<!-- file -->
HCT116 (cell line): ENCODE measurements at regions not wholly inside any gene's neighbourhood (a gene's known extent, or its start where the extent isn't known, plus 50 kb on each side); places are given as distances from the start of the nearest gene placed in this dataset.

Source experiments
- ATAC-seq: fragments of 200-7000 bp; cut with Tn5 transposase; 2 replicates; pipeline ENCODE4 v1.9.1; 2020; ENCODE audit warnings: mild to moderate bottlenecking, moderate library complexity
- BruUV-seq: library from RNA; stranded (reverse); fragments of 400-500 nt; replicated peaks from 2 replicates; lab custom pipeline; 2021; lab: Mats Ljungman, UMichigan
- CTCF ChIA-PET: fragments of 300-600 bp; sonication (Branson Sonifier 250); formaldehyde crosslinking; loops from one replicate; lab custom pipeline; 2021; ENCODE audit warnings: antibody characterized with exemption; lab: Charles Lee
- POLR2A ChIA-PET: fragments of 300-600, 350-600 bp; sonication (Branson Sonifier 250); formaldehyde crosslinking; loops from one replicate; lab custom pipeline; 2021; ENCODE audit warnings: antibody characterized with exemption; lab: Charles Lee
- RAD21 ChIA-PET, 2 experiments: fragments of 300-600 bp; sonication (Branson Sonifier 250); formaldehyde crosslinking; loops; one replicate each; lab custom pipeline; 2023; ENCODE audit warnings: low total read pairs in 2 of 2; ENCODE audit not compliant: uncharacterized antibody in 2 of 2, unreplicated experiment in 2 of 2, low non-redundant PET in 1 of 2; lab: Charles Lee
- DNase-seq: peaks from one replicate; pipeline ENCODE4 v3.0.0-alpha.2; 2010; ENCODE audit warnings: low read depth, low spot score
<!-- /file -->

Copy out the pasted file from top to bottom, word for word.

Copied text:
HCT116 (cell line): ENCODE measurements at regions not wholly inside any gene's neighbourhood (a gene's known extent, or its start where the extent isn't known, plus 50 kb on each side); places are given as distances from the start of the nearest gene placed in this dataset.

Source experiments
- ATAC-seq: fragments of 200-7000 bp; cut with Tn5 transposase; 2 replicates; pipeline ENCODE4 v1.9.1; 2020; ENCODE audit warnings: mild to moderate bottlenecking, moderate library complexity
- BruUV-seq: library from RNA; stranded (reverse); fragments of 400-500 nt; replicated peaks from 2 replicates; lab custom pipeline; 2021; lab: Mats Ljungman, UMichigan
- CTCF ChIA-PET: fragments of 300-600 bp; sonication (Branson Sonifier 250); formaldehyde crosslinking; loops from one replicate; lab custom pipeline; 2021; ENCODE audit warnings: antibody characterized with exemption; lab: Charles Lee
- POLR2A ChIA-PET: fragments of 300-600, 350-600 bp; sonication (Branson Sonifier 250); formaldehyde crosslinking; loops from one replicate; lab custom pipeline; 2021; ENCODE audit warnings: antibody characterized with exemption; lab: Charles Lee
- RAD21 ChIA-PET, 2 experiments: fragments of 300-600 bp; sonication (Branson Sonifier 250); formaldehyde crosslinking; loops; one replicate each; lab custom pipeline; 2023; ENCODE audit warnings: low total read pairs in 2 of 2; ENCODE audit not compliant: uncharacterized antibody in 2 of 2, unreplicated experiment in 2 of 2, low non-redundant PET in 1 of 2; lab: Charles Lee
- DNase-seq: peaks from one replicate; pipeline ENCODE4 v3.0.0-alpha.2; 2010; ENCODE audit warnings: low read depth, low spot score